Homer described the dangers of navigating the strait between Scylla and Charybdis, two sea nymphs-turned-monsters. To escape, sailors had to choose: Doom some comrades, but definitely get through, or imperil all to save all.
The poet could have been a restaurant consultant.
Except for catching king crab or trucking long-haul, the dining business might top a list of high-risk ventures.
Amara Kitchen & Cocktails, a sprawling, mostly Greek, renovated restaurant and caterer, moved into the former quarters of Blue. After a few courses, you'll think it sides with Scylla, willing to make sacrifices rather than go all-in. The result: sometimes good, never more.
You're advised that tzatziki, the yogurt-based dip or sauce, may be made tableside. And it's prepared with the flourishes usually reserved for setting duck on fire or at least whipping up a Caesar salad. The staff turns it into a big deal. That makes you think it will be one. Yet, the tzatziki that arrives with an assortment of spreads tastes better than the custom-made version.
Those savory spreads lead Amara's appetizers. There's a "feisty feta" dip, another of blood-orange hummus, along with beet hummus, white bean and garlic potato. And the hand-rolled pita stands out. Feta and olives are a fine accompaniment, too. Amara makes a lively country salad, anchored by feta and tomatoes; and a satisfying one with red and yellow beets and shaved fennel.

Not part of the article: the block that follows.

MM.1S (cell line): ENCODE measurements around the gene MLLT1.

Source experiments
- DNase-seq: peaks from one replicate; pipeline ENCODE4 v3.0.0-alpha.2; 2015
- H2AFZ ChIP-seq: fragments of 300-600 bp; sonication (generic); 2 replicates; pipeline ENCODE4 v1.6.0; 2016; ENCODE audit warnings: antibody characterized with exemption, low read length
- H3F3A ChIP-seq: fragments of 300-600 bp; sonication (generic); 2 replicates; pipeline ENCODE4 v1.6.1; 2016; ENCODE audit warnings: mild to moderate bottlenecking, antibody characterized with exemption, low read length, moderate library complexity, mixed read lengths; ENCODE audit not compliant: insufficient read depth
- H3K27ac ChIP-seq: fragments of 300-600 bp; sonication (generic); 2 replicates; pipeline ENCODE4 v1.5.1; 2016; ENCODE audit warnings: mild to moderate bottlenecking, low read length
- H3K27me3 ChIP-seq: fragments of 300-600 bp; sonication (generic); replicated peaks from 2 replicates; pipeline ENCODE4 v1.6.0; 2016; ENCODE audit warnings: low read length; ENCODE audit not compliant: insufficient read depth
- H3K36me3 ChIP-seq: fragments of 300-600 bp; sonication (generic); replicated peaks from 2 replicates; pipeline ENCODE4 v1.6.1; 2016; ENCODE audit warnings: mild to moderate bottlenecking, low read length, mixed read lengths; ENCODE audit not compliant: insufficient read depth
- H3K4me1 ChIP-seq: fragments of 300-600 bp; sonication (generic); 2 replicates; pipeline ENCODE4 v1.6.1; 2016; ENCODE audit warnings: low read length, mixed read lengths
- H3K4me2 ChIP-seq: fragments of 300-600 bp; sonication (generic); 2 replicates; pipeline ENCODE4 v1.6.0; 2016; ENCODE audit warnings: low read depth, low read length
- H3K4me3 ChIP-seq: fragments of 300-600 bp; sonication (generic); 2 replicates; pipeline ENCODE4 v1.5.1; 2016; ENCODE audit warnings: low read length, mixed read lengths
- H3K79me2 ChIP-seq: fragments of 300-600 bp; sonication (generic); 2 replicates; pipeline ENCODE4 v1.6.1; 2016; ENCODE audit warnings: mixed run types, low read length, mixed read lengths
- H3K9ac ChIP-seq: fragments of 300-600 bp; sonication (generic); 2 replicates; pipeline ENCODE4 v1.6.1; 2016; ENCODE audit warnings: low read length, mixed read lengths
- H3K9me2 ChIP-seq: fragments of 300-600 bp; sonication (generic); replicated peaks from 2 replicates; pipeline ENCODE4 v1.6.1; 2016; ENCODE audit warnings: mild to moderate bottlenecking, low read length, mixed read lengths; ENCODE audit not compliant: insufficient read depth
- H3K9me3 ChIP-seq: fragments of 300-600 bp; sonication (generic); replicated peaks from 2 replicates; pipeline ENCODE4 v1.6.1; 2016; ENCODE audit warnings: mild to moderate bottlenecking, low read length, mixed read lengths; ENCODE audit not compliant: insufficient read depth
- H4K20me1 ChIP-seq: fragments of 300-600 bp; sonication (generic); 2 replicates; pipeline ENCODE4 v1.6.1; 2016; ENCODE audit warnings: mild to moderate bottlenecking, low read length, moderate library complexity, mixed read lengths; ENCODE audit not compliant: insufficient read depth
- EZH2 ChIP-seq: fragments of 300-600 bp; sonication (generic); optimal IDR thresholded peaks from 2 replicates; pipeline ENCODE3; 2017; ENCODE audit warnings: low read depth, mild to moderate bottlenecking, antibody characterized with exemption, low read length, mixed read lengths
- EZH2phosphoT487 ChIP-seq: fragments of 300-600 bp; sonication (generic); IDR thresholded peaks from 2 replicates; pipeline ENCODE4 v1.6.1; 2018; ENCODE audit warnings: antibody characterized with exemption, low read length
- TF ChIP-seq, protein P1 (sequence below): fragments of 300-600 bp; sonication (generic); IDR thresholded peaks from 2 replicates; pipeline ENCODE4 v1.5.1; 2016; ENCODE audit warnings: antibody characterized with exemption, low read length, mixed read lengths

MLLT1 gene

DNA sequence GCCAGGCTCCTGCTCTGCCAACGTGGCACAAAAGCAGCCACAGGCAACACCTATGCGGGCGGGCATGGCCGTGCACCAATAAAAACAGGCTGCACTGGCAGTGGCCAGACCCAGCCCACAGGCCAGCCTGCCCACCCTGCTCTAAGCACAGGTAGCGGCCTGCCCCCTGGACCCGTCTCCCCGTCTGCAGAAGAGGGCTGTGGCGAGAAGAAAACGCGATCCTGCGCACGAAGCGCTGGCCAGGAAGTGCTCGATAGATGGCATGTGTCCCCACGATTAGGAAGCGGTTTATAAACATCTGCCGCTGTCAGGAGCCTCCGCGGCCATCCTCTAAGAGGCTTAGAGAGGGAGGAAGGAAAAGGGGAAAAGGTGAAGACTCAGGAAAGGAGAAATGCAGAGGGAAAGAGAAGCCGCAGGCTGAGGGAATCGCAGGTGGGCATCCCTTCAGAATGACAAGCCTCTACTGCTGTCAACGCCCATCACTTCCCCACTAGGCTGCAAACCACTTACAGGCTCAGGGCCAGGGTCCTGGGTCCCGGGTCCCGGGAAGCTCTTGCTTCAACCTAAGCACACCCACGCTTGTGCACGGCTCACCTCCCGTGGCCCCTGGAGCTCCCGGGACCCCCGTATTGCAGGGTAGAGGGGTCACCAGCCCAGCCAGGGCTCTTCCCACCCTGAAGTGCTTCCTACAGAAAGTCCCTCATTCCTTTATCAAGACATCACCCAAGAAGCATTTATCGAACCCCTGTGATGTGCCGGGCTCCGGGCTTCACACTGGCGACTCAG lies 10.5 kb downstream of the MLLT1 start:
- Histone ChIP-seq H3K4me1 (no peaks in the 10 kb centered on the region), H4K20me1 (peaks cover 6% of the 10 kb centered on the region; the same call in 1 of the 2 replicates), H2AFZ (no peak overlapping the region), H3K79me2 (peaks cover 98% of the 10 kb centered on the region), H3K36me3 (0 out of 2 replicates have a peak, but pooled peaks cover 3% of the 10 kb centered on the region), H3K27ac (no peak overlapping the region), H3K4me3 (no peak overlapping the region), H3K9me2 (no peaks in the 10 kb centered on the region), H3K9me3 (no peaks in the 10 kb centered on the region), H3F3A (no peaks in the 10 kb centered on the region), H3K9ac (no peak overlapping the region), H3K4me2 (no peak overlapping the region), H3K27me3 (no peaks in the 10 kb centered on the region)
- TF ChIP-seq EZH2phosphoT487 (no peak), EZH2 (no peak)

Saganaki, or pan-fried graviera cheese, is a snappy opener. Fried calamari, coated with chickpea flour, similarly deserves your attention. The gilded ringlets and tentacles materialize with hot peppers, fried lemons, garlic butter and that ancient Greek favorite, marinara sauce. Grilled octopus receives respectable treatment, and a citrus vinaigrette. But only the lemon-aioli crostini highlight the tepid, saffron-tinted, nearly non-nautical "fisherman's soup."
Cauliflower puree and oyster mushrooms combine to make a palatable bed for pan-seared, rich, dry scallops. They're much better than overdone shrimp adrift in feta-tomato sauce. Spanakopita, a spinach-and-feta turnover, has a flaky exterior, but is parched inside.
Dry, whole black sea bass and whole rainbow trout, both dotted with capers, are exposed to more heat than a Santorini tour guide in July. Filet mignon, ordered medium-rare, sports the 51st shade of gray. Pan-seared salmon, skin carbonized, will make you reach for any tzatziki. Braised lamb is greasy and tough; moussaka and pastitsio, underseasoned. Lemon chicken, however, is all right, paired with lemon potatoes.
Confronted with olive oil-and-oregano gelato (dubbed "olive you") or phyllo-wrapped crème brûlée (called "golden fleece"), settle for a getaway of baklava.